Again, the mindset here is one of letting ontologies and their concepts get related knowledge bases into the same ballpark. Whether we are trying to match Little League ball players with Major League ballplayers is beside the point: accept that both are playing baseball, then decide the importance and specifics of the relationship in a later step.

Again, “ballpark” is more helpful than no connection whatsoever. Silly statements about “ontological commitments” really mean nothing. Ontologies, like any other tool, can play different roles at different times. When helping to get like-related things into the same ballpark, ontologies are easy and quite effective.

(As an aside, it is useful to note here that our efforts with the UMBEL upper-level subject ontology are solely premised on this “roadmap” purpose. In and of itself, UMBEL is not a very complicated explication of the world. But it does provide a comprehensive set of 20,000 subject concepts for orienting quite disparate datasets and information to one another. This very same approach could be replicated and then applied to the granularity of individual domains, kind of like zooming in on Google Maps, to provide similar benefits at smaller scale for domain-specific roadmaps. In fact, that is a common approach we apply in our own client ontologies, which we then also make sure we tie into UMBEL for global orientation.)

Mapping to Other Schema

OK, so with this foundation now built, we can next raise the bar a bit further. Once one begins to express these “world views” formally as an ontology, even with reduced ambitions as presented above, one still ends up with a formal specification of that conceptualization. And, that means, we now also have a basis with standard languages for mapping two disparate or separately developed ontologies to one another.

This is powerful. Through such mapping, we end up, in the memorable phrase of my colleague, Fred Giasson, “exploding the domain.”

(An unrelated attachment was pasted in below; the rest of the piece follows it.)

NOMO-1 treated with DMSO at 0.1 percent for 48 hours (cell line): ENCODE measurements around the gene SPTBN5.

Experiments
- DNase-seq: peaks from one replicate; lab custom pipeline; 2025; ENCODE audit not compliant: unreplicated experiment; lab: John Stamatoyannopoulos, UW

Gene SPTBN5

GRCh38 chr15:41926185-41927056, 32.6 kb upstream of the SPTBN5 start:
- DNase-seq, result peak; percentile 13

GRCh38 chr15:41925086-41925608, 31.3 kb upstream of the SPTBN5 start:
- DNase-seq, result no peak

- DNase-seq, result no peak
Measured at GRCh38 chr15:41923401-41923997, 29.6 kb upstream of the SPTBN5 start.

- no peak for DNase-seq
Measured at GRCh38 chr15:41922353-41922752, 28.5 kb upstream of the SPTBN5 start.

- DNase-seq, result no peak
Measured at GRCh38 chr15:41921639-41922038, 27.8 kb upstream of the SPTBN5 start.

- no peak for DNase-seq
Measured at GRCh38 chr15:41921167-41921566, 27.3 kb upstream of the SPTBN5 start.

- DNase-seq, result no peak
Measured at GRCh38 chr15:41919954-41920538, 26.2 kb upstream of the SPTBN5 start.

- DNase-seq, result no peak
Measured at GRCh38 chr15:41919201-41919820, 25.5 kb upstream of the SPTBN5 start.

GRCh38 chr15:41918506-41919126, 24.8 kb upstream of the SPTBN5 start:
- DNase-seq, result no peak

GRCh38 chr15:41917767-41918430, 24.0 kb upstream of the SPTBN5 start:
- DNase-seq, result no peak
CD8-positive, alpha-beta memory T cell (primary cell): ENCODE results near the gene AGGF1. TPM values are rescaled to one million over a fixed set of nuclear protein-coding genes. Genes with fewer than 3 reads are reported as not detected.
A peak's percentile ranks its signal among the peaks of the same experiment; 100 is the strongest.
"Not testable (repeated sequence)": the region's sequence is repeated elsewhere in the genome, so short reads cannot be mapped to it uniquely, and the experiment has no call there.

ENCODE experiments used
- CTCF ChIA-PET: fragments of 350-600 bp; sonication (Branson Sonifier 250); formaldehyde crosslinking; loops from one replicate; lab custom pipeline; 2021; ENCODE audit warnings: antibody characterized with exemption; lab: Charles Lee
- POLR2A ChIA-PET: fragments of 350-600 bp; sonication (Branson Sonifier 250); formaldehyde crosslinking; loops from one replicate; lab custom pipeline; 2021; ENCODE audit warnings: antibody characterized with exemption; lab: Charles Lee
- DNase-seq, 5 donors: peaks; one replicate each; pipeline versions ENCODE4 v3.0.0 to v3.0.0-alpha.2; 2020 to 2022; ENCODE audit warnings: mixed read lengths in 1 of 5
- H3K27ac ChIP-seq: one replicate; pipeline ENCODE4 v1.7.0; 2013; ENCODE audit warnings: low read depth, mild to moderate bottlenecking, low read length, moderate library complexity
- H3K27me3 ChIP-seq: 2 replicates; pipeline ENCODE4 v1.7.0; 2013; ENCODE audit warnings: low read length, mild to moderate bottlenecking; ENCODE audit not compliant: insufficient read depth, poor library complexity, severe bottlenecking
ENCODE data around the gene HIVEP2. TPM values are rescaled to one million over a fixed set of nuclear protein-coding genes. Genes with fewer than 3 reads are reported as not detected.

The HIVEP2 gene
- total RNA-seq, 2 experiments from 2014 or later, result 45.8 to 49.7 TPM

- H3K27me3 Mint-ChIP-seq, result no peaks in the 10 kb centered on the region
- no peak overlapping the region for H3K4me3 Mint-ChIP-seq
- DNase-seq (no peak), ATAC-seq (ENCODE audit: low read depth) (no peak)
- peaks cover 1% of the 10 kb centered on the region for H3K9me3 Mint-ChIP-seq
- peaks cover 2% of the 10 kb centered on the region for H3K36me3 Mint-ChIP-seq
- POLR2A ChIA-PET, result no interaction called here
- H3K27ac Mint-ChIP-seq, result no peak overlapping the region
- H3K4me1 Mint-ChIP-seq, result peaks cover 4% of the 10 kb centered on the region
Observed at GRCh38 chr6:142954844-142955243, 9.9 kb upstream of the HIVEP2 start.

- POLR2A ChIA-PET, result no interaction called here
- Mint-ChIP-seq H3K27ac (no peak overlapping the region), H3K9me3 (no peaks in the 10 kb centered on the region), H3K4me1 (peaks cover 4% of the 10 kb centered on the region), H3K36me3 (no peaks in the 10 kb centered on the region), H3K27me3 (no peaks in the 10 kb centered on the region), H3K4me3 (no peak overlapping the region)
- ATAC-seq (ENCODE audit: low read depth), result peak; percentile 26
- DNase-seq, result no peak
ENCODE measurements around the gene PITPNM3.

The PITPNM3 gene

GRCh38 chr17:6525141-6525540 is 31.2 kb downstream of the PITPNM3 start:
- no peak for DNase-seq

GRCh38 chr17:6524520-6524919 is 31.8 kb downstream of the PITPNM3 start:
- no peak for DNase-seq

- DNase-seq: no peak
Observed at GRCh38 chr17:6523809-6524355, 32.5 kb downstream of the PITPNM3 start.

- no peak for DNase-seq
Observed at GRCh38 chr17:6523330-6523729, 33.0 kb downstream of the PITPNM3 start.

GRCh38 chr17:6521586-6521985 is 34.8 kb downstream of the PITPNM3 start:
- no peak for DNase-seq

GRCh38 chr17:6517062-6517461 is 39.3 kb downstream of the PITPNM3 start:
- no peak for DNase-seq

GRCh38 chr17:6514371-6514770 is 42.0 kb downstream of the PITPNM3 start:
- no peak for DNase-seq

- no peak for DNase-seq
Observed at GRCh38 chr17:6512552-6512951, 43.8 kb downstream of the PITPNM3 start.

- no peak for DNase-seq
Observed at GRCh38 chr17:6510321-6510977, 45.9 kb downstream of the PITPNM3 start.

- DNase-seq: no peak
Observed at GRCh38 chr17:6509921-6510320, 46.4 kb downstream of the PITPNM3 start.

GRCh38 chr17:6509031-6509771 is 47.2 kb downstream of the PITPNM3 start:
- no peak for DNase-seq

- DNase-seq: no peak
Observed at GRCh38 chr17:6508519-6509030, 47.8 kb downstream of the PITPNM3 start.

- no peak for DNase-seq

Moreover, we also have found a means for stitching together datasets with disparate schema to one another. Voilà: We now have met the Holy Grail of data interoperability.

In my opinion, this is the money shot from all of this effort. But, again, if we set the deployment threshold to the unrealistic levels that some ontology pundits suggest, this payoff is unlikely to happen. We are not trying to state absolute, universal truth about anything nor to be unrealistically comprehensive. All we are trying to do is make defensible assertions that one portion of a world view is similar or related to a portion of a different world view.

Now, does that sound that scary? No, of course not. It is merely a reasonable and pragmatic means for relating two structures together.

A key aspect to this mapping ability is to enrich the description of our concepts with what we call “semsets.” Semsets are a listing of related terms and phrases that provide synonyms, aliases, jargon and related context for alternative ways to describe or bound the concept at hand. This terminological “grist” is the basis for relatively straightforward natural language processing techniques to suggest matches between concepts in different ontologies (which might also be combined with other ontology components such as preferred labels, descriptions or structural placements in the schema).

Like many of the points above, these semsets can be built incrementally and over time as new jargon and terminology is discovered.

Linked Data, with Federated and Comprehensive Data

These techniques of mapping datasets and their ontology structures can be leveraged still further with the proper application of linked data practices. Via linked data, we place our data into Web-accessible (HTTP) networks and give them Web-scalable identifiers (URIs). This means we can now integrate and interoperate with much external public Web data and break down our own internal data silos.

Our instance records can be fleshed out with supplementary sources to provide more comprehensive attibutes and characterizations. Uniformity of treatment and coverage is promoted. Data interoperability is finally at hand.

A key best practice to this, of course, needs to be the recognition that not all data or information is public and not all users have the same roles or should have the same access to different sets of data. Thus, to embrace global mechanisms for data interoperability, there must also be local methods for enforcing access, privacy and confidentiality.